Since my post on technicals and politicals is getting some wider traction, with a discussion on Auckland Transport Blog, I should raise the question of whether technicals are even necessary. Recall that technicals are the transit activists who tend to mistrust transit authorities, especially when they claim a certain project or project component is required when it is unnecessary abroad or just very expensive. It’s a sort of activism that’s created by agency incompetence. I can imagine being technical about New York; I can’t imagine the same about Zurich.
Not knowing enough about the level of government competence in New Zealand, I can’t know how relevant what I’m going to say is to Auckland. Reading Auckland Transport Blog suggests that Auckland’s expansion projects are well-run, and the primary obstacle is political opposition by the National Party. In Auckland based on the impression I get from the blog, or in most major European cities (for example, Paris), the major divisions among transit advocates are either about pure politics (social services versus profitability) or value questions concerning how express lines should run or whether there should be more investment into buses or rail. Once the investment plan at each given level of funding is optimized, the question becomes how much funding to provide.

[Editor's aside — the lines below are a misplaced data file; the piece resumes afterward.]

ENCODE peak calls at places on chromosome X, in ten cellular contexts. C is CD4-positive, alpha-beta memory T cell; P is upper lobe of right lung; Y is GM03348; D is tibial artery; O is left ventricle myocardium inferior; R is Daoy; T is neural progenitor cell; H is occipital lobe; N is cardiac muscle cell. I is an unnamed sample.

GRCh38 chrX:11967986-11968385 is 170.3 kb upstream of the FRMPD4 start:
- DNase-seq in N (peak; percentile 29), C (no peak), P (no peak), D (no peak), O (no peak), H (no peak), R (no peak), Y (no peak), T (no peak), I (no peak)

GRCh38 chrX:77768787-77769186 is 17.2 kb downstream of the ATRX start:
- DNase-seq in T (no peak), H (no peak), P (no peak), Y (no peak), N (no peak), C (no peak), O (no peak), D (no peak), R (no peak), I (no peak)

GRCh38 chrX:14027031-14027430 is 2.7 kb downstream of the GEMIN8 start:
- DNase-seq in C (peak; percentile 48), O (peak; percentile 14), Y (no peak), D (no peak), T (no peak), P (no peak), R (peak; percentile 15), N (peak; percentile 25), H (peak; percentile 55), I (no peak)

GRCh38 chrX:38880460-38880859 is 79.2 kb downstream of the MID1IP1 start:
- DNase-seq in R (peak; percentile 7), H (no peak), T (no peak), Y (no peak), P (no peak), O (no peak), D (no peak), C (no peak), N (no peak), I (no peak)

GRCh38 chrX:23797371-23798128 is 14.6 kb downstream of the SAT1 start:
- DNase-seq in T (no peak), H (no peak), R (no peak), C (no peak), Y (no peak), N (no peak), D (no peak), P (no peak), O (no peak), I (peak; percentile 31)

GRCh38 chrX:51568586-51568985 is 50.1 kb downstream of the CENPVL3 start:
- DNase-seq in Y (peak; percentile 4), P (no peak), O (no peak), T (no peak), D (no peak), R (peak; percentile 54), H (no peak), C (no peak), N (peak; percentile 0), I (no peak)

The political/technical division thus seems to be primarily North American and maybe Australian/New Zealander, certainly not European. In Europe, because the average quality of local projects is much higher, it is much easier to tell the bad projects apart.
Take Stuttgart 21, an expensive boondoggle that only looks good on a map. The need for massive takings and the high and escalating cost of the project led to massive protests, catapulting the Green Party to a state election victory for the first time in German history. But unlike unpopular rail projects in the US, the response was not to cancel all investment (the Green-SPD coalition wants to give more priority to rail investment and put it on equal footing with roads) but instead look for better solutions, hiring Swiss rail experts and coming up with an alternative plan. In other words, there was no difference between politicals and technicals.
In the US, such a response would be unthinkable. There’s no way for a mass movement to support transit investment in general but also oppose specific projects that are bad and promote more cost-effective alternatives. The Tea Party is heavily against all transit and urbanism, regardless of merit, and should not count. The opposition to Stuttgart 21 gathered in weekly protests by the tens of thousands; the opposition to ARC gathered in small rooms with about ten people in attendance.